Python’s time.clock() vs. time.time() accuracy


Which is better to use for timing in Python? time.clock() or time.time()? Which one provides more accuracy?

for example:

start = time.clock()
... do something
elapsed = (time.clock() - start)


start = time.time()
... do something
elapsed = (time.time() - start)

Best Solution

As of 3.3, time.clock() is deprecated, and it's suggested to use time.process_time() or time.perf_counter() instead.

Previously in 2.7, according to the time module docs:


On Unix, return the current processor time as a floating point number expressed in seconds. The precision, and in fact the very definition of the meaning of “processor time”, depends on that of the C function of the same name, but in any case, this is the function to use for benchmarking Python or timing algorithms.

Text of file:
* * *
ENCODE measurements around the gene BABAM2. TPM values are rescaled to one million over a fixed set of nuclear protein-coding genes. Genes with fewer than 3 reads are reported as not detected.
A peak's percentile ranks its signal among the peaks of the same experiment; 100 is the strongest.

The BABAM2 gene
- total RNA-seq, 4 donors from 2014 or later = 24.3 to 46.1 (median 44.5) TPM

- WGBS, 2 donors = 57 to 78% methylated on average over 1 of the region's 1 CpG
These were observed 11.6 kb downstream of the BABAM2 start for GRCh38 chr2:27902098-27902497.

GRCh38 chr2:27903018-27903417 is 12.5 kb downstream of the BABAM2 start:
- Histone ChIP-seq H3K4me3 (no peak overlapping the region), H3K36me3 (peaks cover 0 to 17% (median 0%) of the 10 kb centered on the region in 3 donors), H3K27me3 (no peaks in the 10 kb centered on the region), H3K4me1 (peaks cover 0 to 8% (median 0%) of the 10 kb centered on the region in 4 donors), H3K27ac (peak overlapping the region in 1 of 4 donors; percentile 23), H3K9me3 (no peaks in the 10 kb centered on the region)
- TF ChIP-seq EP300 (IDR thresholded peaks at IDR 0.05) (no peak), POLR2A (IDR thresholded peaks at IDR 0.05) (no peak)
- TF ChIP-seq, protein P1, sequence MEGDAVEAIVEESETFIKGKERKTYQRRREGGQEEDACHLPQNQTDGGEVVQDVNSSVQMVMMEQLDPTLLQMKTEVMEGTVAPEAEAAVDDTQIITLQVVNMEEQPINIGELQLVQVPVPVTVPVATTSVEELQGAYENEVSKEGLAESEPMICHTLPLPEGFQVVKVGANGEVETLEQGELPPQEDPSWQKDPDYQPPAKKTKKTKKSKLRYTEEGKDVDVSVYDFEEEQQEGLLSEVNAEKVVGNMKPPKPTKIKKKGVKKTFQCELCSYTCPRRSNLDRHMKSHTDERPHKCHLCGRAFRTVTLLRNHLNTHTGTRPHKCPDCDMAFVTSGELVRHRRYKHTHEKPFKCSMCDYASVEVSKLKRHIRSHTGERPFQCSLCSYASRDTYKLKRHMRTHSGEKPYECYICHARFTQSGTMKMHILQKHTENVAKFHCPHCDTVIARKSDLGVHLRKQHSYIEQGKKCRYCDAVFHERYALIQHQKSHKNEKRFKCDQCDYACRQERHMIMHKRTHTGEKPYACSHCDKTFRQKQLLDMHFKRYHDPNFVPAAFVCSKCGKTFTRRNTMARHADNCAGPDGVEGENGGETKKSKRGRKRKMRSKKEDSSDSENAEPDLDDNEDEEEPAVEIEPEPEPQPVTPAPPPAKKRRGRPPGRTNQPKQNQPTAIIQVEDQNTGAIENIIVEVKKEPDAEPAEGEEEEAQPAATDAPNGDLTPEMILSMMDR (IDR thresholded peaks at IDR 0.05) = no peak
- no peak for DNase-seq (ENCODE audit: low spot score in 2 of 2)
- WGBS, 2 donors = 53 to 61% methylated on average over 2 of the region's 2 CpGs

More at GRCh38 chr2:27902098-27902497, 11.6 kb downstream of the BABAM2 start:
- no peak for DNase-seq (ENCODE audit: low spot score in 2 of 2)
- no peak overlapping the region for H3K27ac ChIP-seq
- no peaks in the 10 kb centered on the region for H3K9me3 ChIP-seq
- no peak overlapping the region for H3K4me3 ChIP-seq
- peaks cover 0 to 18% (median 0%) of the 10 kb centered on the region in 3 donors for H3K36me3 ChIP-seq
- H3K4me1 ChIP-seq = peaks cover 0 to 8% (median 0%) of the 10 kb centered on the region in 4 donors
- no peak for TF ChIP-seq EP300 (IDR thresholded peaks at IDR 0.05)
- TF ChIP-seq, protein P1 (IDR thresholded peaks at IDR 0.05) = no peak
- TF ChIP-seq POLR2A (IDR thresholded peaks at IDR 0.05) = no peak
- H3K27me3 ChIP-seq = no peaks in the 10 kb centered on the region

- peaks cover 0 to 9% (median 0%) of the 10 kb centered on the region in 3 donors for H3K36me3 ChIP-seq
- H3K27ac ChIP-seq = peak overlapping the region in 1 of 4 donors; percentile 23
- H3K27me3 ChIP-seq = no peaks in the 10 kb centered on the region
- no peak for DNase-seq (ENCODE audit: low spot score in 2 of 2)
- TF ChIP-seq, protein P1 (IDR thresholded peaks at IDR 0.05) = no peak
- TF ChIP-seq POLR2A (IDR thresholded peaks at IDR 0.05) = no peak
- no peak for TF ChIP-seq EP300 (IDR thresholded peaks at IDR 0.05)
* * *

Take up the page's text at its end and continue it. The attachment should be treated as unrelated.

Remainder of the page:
On Windows, this function returns wall-clock seconds elapsed since the first call to this function, as a floating point number, based on the Win32 function QueryPerformanceCounter(). The resolution is typically better than one microsecond.

Additionally, there is the timeit module for benchmarking code snippets.